COLUMBUS, Ind. — For half a century, shame kept Irene Zisblatt quiet.
Now, she promises never to be silent again about the atrocities she and her family suffered in Nazi concentration camps during World War II.
“I have only one story,” she said Friday, speaking by phone from her home in Pembroke Pines, Fla.
But what a dramatic story of horror and survival — one she will share with Christian churches in the area over the next week. Forty of her relatives died in the gas chambers.
The 83-year-old Zisblatt believes she was spared from death in the camp at Auschwitz in Poland by the grace of God. Even when she refused to speak of her experience, she still was haunted by traumas that ranged from medical injections to change her eye color to being forced to parade naked in front of armed guards to hiding when she was sent to the gas chambers.
Executive producer Steven Spielberg included all that and more from Zisblatt’s story in the 1998 Oscar-nominated documentary “The Last Days.”
In the past few days, Zisblatt, a native of Hungary, spoke to 10,000 people in Poland near the camp that nearly became her grave. And she spoke to another 10,000 in Jerusalem following her Poland trip.
“The young people learn so much sometimes,” Zisblatt said of her talks. “One of the biggest things is that they become proud of who they are.”
Zisblatt said she wants to encourage people “to love one another.” It pains her to think of violence like the shootings at Columbine High School or Virginia Tech University.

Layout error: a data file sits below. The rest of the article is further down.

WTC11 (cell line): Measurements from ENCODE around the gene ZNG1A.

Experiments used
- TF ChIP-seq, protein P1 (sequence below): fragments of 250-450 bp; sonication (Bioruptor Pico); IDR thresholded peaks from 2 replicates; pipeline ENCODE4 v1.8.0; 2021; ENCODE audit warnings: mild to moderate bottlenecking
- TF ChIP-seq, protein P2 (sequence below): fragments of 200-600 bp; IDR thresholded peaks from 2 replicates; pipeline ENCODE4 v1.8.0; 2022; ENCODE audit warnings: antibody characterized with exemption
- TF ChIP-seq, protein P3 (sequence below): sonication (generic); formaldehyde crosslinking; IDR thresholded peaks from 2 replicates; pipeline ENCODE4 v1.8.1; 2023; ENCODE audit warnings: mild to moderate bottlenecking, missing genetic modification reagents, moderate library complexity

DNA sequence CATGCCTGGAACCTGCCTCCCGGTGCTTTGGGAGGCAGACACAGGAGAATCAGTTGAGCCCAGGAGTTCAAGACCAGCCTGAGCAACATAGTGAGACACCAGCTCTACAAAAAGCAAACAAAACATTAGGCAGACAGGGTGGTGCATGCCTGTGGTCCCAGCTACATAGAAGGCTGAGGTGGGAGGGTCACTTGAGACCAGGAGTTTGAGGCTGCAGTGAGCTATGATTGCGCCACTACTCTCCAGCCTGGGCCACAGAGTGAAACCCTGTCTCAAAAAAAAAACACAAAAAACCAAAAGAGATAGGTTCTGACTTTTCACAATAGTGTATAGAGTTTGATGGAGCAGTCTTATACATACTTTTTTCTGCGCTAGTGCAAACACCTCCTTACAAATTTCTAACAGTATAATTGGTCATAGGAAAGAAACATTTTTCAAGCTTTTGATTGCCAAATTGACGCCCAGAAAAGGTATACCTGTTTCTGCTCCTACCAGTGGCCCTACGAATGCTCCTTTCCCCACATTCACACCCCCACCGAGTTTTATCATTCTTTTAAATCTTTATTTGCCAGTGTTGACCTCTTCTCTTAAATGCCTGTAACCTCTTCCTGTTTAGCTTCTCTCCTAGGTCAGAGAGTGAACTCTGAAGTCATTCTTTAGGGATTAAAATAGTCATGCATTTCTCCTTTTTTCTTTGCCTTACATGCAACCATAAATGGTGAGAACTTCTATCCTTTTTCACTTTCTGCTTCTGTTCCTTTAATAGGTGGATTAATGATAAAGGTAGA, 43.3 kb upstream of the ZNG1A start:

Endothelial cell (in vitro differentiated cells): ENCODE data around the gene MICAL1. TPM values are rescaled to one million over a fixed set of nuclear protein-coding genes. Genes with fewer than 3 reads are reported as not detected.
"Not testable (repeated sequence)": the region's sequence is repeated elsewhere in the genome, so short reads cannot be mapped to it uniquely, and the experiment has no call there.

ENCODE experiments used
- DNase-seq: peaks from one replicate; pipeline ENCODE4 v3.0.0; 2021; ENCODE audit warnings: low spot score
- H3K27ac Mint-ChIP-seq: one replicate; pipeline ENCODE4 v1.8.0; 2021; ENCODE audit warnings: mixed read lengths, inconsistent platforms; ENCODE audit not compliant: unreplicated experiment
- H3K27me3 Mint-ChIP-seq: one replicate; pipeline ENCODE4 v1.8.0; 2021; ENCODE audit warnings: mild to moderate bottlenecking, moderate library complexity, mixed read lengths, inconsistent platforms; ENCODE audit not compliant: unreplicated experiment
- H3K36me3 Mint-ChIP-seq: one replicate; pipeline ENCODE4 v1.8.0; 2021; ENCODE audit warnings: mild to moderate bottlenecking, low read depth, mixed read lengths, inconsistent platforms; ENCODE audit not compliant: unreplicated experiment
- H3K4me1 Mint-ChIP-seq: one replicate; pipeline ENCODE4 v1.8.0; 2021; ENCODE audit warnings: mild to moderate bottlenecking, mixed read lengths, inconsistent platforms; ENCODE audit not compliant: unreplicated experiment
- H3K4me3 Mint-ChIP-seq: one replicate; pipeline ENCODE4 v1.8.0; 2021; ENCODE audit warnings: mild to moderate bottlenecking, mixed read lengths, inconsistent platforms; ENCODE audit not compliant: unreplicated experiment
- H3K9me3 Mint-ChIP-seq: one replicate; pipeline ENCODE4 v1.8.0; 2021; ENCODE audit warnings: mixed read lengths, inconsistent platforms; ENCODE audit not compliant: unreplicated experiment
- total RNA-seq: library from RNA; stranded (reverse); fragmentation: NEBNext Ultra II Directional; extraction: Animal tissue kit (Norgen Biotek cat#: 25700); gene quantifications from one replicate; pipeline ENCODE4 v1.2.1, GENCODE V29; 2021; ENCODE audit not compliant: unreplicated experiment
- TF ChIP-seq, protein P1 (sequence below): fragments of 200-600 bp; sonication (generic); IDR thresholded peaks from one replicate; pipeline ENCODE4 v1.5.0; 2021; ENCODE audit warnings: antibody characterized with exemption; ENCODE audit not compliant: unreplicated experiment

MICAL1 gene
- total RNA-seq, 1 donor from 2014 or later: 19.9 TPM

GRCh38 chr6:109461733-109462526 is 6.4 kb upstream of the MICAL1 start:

“I keep thinking that, maybe, if I had begun telling my story earlier, maybe those people would have valued their lives a little more before they hurt others,” she said. “Maybe if they had known more about what others such as Holocaust survivors have suffered through, and about resiliency and learning to still go on, maybe those people would have valued their lives a little more.”
The Rev. Della Hamilton, pastor of Westport’s Hamilton Praise Ministries, invited Zisblatt here to speak a message of hope amid heartache.
“No matter what they did to her in the camps, she had such a strong will to live,” Hamilton said. “Sometimes, we have to learn to stand in the face of hell itself.”
Zisblatt sees antiSemitism in some parts of the world. Genocide, too. But she trusts that a Holocaust cannot unfold again today.
“There’s too much education out there,” she said.
That includes her book, “The Fifth Diamond,” which tells of her trials and later triumph to begin speaking worldwide. The title refers to four diamonds her mother gave her before the family was sent to Auschwitz when Zisblatt was only 15.
The jewels became her only keepsakes. She swallowed them repeatedly in the camp to hide them from guards.
And today, she wears them in a pendant.
Co-author Gail Ann Webb labeled Zisblatt the fifth diamond — coming out of tremendous pressure to shine and show herself nearly indestructible.
“Now,” said Zisblatt, “I know I was silent for way too long.”
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